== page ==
A young woman takes a selfie in front of the burned-out carcass of a Russian armoured personnel carrier. A child eating an ice cream peers at the remains of a tank turret. A curious pensioner photographs the label on some mangled plane fuselage, which explains it belonged to a Russian Su-25, shot down by the Ukrainian military on 2 March.
Vladimir Putin doubtless envisioned a scenario in which Russian military hardware would stand on Kyiv’s central streets this spring, but he probably did not imagine it would look like this.
Here on Kriposnyi Lane, just a few minutes’ walk from the compound where Volodymyr Zelenskiy has spent the last three months evading reported Russian plans to kill him, Ukraine’s military history museum has opened a street exhibition of captured Russian hardware.
Inside the museum, there is a temporary display of souvenirs, trophies and evidence of the Russian occupation of the towns and villages around Kyiv.
“Many soldiers had been here on excursions before, so they knew where to bring things they had found,” said Oleksandr Shemelyak, a senior researcher at the museum. “All the time we are getting new items to put on display.”
Across Kyiv, at the museum of the second world war, an even larger exhibition has opened, which is named Crucified Ukraine, and also features both captured hardware outside and a vast array of items chronicling the Russian occupation around Kyiv.
The Russian army began its push towards Kyiv from the north, west and east in the first days of the war, and spent more than a month occupying areas around the capital before a chaotic withdrawal at the beginning of April, effectively an admission of failure.
“Three days after the liberation, the museum staff set off on missions to collect artefacts, accompanied by the Ukrainian military,” said Dmytro Hainetdinov, head of the museum’s education department.
Some of the exhibits look almost like artworks: more than a hundred pairs of Russian army boots, of different shapes and sizes, are arranged inside a red star. A charred church cupola hangs in the air among various other artefacts recovered from three different churches that were destroyed during the fighting. An icon with a hole in it made by shrapnel forms the centre of the display.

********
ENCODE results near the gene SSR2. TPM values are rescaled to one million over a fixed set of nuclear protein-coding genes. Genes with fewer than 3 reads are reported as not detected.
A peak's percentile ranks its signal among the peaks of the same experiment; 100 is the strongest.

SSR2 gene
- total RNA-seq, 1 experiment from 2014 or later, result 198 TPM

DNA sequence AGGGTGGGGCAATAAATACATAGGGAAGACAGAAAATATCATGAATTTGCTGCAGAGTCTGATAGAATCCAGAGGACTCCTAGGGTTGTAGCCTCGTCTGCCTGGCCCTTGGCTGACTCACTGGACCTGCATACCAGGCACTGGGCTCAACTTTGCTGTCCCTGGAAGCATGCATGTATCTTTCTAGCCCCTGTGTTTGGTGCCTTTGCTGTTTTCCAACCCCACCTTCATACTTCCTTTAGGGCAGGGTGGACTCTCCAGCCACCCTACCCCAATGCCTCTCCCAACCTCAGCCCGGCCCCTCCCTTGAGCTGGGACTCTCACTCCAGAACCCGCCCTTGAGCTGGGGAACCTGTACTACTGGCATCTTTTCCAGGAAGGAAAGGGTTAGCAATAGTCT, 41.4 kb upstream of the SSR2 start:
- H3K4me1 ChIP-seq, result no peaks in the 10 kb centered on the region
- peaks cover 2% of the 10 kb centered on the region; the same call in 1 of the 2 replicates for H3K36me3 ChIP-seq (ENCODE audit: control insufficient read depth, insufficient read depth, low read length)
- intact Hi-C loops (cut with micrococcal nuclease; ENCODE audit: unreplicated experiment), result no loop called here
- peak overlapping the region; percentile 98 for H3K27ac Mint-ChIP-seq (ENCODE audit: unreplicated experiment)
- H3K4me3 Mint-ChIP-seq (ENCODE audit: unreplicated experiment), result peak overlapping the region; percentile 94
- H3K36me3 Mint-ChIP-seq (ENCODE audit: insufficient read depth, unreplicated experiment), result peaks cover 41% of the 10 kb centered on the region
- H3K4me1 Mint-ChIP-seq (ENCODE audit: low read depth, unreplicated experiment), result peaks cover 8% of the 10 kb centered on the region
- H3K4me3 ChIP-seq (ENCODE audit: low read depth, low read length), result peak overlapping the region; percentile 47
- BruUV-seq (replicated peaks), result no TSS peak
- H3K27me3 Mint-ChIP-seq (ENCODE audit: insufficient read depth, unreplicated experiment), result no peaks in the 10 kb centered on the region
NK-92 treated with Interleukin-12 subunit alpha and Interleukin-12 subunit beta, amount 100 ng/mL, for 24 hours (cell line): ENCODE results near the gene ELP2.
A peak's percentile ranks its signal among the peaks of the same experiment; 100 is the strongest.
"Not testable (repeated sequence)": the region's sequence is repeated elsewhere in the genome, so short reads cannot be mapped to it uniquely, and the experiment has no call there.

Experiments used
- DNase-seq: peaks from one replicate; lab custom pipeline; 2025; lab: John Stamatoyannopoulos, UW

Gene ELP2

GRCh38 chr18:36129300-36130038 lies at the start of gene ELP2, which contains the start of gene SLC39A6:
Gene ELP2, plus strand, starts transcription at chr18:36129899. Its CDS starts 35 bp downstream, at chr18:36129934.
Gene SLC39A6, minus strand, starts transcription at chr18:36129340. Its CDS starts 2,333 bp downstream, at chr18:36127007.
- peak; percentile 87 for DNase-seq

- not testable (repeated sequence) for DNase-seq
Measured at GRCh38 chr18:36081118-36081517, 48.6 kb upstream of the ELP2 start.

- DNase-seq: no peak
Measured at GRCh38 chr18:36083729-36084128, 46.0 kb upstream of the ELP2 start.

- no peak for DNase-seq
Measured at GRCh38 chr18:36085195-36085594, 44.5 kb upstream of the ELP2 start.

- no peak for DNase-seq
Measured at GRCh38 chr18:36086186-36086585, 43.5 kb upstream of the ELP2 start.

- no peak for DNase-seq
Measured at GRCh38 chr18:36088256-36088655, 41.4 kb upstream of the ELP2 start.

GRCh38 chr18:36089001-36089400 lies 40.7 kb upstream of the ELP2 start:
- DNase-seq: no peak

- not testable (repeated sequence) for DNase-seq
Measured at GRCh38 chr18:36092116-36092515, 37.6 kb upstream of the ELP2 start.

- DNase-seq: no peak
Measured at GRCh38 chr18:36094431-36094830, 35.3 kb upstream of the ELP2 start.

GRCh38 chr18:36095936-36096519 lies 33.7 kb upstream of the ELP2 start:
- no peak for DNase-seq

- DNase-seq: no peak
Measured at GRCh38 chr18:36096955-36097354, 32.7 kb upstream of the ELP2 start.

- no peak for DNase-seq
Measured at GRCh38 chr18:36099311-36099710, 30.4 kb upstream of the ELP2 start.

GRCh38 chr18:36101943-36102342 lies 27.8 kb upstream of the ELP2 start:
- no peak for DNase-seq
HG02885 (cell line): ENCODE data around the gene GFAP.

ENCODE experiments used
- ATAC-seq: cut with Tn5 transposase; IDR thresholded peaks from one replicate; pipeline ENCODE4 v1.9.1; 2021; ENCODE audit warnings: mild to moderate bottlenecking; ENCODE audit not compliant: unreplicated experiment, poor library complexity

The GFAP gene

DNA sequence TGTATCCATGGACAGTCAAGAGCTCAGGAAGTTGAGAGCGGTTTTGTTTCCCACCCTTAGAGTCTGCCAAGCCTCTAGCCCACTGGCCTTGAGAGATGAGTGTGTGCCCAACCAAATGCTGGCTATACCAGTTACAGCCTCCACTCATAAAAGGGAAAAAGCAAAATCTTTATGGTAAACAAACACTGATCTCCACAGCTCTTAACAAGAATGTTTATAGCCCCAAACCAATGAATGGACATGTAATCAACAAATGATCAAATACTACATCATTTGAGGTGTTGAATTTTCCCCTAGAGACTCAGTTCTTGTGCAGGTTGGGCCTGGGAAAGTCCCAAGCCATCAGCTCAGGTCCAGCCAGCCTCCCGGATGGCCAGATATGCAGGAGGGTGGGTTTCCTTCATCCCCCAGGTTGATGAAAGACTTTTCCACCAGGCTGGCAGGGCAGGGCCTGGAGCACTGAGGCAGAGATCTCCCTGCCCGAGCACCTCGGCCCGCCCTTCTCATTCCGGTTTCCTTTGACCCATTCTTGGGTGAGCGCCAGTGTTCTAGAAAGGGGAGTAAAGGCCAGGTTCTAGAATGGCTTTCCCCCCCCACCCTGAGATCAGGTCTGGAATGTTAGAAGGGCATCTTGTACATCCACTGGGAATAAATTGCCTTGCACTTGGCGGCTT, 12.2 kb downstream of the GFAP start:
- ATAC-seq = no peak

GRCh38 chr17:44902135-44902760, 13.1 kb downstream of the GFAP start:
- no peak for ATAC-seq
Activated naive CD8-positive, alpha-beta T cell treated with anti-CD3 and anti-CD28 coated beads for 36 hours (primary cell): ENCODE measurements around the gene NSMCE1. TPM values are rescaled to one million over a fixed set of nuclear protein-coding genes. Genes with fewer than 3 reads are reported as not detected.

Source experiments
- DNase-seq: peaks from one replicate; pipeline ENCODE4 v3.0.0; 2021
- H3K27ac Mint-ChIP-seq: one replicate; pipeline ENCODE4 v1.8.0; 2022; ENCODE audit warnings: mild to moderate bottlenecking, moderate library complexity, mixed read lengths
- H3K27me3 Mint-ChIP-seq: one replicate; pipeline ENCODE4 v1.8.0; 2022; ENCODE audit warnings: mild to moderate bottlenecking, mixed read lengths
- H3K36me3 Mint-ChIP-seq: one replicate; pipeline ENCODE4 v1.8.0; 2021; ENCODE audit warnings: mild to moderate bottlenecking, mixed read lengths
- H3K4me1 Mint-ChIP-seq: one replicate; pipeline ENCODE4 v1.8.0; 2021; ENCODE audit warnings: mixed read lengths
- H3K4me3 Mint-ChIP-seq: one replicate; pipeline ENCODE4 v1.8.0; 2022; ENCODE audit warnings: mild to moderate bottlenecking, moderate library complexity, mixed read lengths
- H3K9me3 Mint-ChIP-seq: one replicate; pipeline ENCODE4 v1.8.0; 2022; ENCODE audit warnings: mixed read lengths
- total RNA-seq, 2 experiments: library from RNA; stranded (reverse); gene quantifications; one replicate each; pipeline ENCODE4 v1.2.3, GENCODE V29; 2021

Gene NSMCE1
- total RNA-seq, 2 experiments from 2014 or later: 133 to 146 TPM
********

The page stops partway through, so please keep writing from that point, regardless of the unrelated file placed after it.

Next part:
Other items on display include the passports, bank cards and other personal effects of Russian soldiers. There is a map of the left bank of Kyiv, with police stations and other strategic points carefully marked using coloured coding; it was allegedly seized from a Russian diversionary group operating inside the city during the first days of the war.
In the basement, the staff have recreated a shelter used by residents of the town of Hostomel, who spent more than a month below ground during the occupation. All the contents are original, from the blankets, teabags, salami and makeshift memorial plaque for a woman who died during the occupation.
The museum believes the artefacts are important to preserve for posterity, but also wants those Ukrainians who did not experience occupation to be able to see the horror for themselves. “Many people left for safer places, and are now returning, and happily, they did not have to experience these things first hand,” said Hainetdinov.
Upstairs, a television screen shows footage of Russian politicians, television hosts and ordinary citizens making derogatory statements about Ukrainians, in an attempt to show how such rhetoric can lay the groundwork for what has happened in recent months.
“This is a project that shows what happens when the lessons of history are not learned,” said Hainetdinov.